Help establish whereabouts of my brother
Mr Sakyi Akomea, a resident at Tantra Hill in Accra, on Wednesday prayed the National Reconciliation Commission (NRC) to help establish the whereabouts of his elder brother, Corporal Bismark Owusu formerly of the Ghana Armed Forces (GAF).
Mr Akomea said the family last saw Cpl Owusu, formerly of 2BN at Takoradi in 1983 and that his aged mother was still worried about his whereabouts.
Mr Akomea, who occasionally shed tears, said there had been rumours that Cpl Owusu was executed along with L/Cpl Sarkodie Addo and Apatinga, and that the rumour later featured in a report in the Nsamankow newspaper, which discussed the manner in which Cpl Owusu and his colleagues were killed.
The Witness said t! he report heightened the suspicion of the family of his possible death . However, the family had not yet organised any funeral.
According to Witness, who hailed from Asamankese in the Eastern Region, the then District Secretary stopped L/Cpl Sarkodie's family from organising a funeral for him.
Another Witness, Madam Agnes Titi, formerly of the Ghana Cement Works Limited (Ghacem), said the Citizens Vetting Committee (CVC), set up under the erstwhile Provisional National Defence Council, froze her accounts containing a total of 272,907 cedis deposited at three separate banks in 1982.
This was after the CVC had interrogated her on how she came by the money. The Committee also ordered her to pay 152,696 cedis as fine from her accounts into a special Account No. 48.
Madam Titi said no reason was assigned for the fine, but added that her account was de-frozen after she! had paid the fine.
She said a young soldier gave her a military drill on the grounds that she was fat when she went to the Old Parliament House where the CVC sat.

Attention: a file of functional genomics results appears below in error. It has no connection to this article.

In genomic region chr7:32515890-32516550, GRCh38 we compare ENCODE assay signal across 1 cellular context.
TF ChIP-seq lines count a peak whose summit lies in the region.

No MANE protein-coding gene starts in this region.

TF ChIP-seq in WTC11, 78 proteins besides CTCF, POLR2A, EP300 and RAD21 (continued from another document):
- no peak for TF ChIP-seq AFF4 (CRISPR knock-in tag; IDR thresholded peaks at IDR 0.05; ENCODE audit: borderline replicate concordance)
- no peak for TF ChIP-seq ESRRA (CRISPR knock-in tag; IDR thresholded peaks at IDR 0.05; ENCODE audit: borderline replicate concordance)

The Witness said she petitioned the Castle, the seat of government in 1992, to no avail.
Madam Titi said as result of the incident, a building project she and her siblings had intended for their widowed mother could not come off, and prayed the Commission to recommend appropriate compensation for her.
Ex-ASP Abraham Odiko Bortey, resident in Nungua in Accra, also petitioned the Commission about his dismissal from the police service by the PNDC in 1987 by a radio announcement.
He said no reason was assigned for his dismissal, neither had he received a formal letter from the Police Administration on the terminati! on of his appointment.
Witness, who said he was then in charge of Police records, said his dismissal came after he, upon instruction in 1984, submitted names of police personnel to be promoted, to the Staff Officer, Mr Joe Danquah.
He said names of unqualified officers were later found in the list, and despite stating his innocence, the Fiburo Committee set up to investigate the insertions, dismissed him together with four others.
Mr Borketey said he had worked for 22 years, but was paid no benefits after his dismissal, adding that life became so difficult for him that he had to join the wife to be selling banku to earn a living.
He said he petitioned the Commission on Human Rights and Administrative Justice but had no favourable response and prayed the Commission to establish the authenticity of his evidence and make appropriate recommendations for him.